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More Patience
If your business model relies on clients to provide content, then you may find yourself feeling frustrated as some clients keep you waiting around for the lynchpin of your site. This means you’ll either have to put your project on hold or you’ll need to get creative with “creating” placeholder content so you can move on to design and development in the meantime.

The bottom line? Content-first design will take some adjustments, but the payoff is worth it if you want happier clients, less revisions, and higher profit margins.

How to Effectively Implement a Content-First Approach to Your Process

You want to keep your process under control, costs in line, and everything running logically and smoothly. Create the heart of your website first, and then let your design creatively fly around it.

Want to implement a content-first approach without throwing your entire business into disarray? Here is a web development checklist that will enable you to shift your focus and make the transition smoothly. You’ll find that all of the work you already do is here, it’s merely reorganized.

Step 1: Prepare

  • First and foremost, discuss strategy with your client. Then discuss the relevant points with everyone else involved on the project.
  • Create a style guide, if your client doesn’t already have one.
  • Review your client’s current site and assess what sort of starting or reference points you have to work with.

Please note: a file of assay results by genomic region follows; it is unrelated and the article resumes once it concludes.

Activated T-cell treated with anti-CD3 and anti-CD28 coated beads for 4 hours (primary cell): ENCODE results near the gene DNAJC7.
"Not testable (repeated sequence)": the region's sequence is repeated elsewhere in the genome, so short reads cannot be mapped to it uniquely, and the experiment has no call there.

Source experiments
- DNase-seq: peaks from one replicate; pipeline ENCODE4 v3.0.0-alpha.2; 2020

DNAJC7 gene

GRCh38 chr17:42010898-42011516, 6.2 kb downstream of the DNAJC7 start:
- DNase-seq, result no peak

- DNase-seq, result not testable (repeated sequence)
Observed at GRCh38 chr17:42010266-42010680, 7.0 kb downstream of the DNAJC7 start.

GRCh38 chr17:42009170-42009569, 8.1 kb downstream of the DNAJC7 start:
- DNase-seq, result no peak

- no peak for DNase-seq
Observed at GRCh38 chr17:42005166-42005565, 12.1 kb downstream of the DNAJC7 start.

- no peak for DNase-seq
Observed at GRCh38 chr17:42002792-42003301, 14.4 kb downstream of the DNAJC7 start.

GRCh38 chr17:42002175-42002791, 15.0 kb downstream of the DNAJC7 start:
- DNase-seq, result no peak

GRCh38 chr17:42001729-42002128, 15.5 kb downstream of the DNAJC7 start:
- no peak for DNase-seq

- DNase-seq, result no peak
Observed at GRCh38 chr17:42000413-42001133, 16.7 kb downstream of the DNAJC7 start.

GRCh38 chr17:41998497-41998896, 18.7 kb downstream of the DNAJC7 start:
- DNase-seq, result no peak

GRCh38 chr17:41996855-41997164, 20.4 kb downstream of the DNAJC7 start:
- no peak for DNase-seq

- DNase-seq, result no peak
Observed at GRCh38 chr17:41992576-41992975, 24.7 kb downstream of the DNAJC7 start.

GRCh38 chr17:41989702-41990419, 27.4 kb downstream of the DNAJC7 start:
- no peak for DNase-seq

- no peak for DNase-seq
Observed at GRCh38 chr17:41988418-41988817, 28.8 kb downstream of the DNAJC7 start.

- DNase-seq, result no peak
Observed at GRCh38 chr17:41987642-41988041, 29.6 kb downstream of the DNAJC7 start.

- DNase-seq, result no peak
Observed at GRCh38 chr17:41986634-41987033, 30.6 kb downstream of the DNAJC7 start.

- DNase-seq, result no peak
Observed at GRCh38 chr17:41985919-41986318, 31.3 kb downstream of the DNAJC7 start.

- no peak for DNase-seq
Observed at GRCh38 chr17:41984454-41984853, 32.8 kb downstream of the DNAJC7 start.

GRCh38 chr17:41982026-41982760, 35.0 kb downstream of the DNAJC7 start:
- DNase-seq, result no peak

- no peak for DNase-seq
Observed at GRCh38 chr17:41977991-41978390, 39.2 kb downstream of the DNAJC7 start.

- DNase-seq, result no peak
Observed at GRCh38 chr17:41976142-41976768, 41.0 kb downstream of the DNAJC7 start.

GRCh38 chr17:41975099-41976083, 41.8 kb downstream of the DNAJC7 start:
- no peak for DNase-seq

• Define which pieces of content need to be created based on the customer’s journey through the site map.
  • Create spec sheets that include each page of the website and a brief outline for each.
    Develop a project timeline, starting with the content creation.

Note: For larger websites, you may want to focus on getting the home page copy done first. That way you won’t unnecessarily hold up production on the whole site. Be sure to include this consideration in the planning and preparation phase of your process.

Step 2: Create the Content

  • Provide writer, editor, and SEO (if different people) with the spec sheets, style guide, current client website, and any other reference material you have. Remind them about the site’s mission and goals.
  • Write the content, including header tags, metadata, calls-to-action, sidebar content, and more.
  • QA the content and make sure it answers your visitors’ questions right away.